Jan Fowler, chief executive of the Nuffield Orthopaedic
Centre NHS Trust, Oxford, won the 2010 NHS Award for
Inspiration. Nominated by colleagues for her ‘determination, courage and tenacity’, she describes who inspired her as a young nurse and what it takes to be a good leader
The concept of good leadership is somewhat nebulous. We all recognise good leaders when we see them, and many of them become our role models, but defining what makes them so effective can be difficult.
People have tried to define good leadership, of course. There are libraries of books and countless theories on the subject.
Some writers claim that leadership qualities are innate, and we all know of people in more senior positions who are poor leaders, and those in more junior positions who are good leaders.
Other writers think, however, that leadership skills can be taught, and it is certainly true that people can learn from effective leaders.
Poetry and plumbing
Complex concepts, such as leadership, are often best explained in metaphorical terms, and I describe effective leadership as a mixture of poetry and plumbing: the poetry offers inspiration and the plumbing offers practicality.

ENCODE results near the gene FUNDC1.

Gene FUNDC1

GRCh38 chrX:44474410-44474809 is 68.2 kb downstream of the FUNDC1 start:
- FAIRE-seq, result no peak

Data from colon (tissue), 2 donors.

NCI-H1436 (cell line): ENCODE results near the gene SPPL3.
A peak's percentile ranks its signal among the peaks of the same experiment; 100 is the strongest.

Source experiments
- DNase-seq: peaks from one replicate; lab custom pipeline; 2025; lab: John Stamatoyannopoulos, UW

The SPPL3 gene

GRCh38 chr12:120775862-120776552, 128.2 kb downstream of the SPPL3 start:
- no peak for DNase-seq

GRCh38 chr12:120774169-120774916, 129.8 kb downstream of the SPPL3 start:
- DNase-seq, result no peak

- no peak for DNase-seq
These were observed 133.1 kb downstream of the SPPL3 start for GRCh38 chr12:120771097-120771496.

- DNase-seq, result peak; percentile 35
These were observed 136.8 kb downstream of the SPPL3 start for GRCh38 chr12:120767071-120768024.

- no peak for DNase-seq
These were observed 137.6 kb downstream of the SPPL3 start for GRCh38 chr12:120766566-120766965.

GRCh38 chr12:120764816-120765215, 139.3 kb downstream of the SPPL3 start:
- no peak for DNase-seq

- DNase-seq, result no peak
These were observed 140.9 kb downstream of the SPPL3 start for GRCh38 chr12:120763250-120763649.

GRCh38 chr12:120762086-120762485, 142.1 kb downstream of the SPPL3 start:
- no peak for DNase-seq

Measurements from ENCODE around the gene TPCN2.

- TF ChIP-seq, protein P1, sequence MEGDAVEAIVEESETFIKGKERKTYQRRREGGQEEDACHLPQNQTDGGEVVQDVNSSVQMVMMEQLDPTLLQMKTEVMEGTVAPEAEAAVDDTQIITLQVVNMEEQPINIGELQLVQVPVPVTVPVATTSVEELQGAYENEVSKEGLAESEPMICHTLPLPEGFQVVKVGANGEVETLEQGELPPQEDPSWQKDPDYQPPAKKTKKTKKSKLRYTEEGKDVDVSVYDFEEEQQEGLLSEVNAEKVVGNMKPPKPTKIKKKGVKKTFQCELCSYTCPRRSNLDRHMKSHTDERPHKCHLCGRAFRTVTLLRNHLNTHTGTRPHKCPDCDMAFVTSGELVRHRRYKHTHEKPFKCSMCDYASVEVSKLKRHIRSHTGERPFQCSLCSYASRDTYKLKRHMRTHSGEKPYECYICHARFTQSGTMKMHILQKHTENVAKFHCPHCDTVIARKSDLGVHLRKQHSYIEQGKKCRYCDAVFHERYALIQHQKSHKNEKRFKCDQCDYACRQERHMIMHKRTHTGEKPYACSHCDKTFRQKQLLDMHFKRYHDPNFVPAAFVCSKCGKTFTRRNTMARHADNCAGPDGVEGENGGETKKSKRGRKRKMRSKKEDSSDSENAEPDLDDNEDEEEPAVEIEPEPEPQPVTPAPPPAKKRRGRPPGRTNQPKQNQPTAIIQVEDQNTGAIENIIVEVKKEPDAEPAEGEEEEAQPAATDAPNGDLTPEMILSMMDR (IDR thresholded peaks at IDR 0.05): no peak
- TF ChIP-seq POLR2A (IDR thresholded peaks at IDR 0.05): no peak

After all, however much we need to be inspired by visions or goals, we still need working toilets.
I remember, as a newly qualified nurse, observing a ward sister who, after the consultant ward rounds had been
completed, would visit all of the patients concerned to ensure that they had understood fully what the doctors had said and to answer any of their questions.
I also recall, on my first day as a student in theatre, a consultant surgeon taking the time to ask me my name, chat to me and explain what would happen during the procedure.
On another occasion, during a noisy debate on the introduction of an appointments bureau, I remember a chief executive who listened quietly to what participants had to say before directing the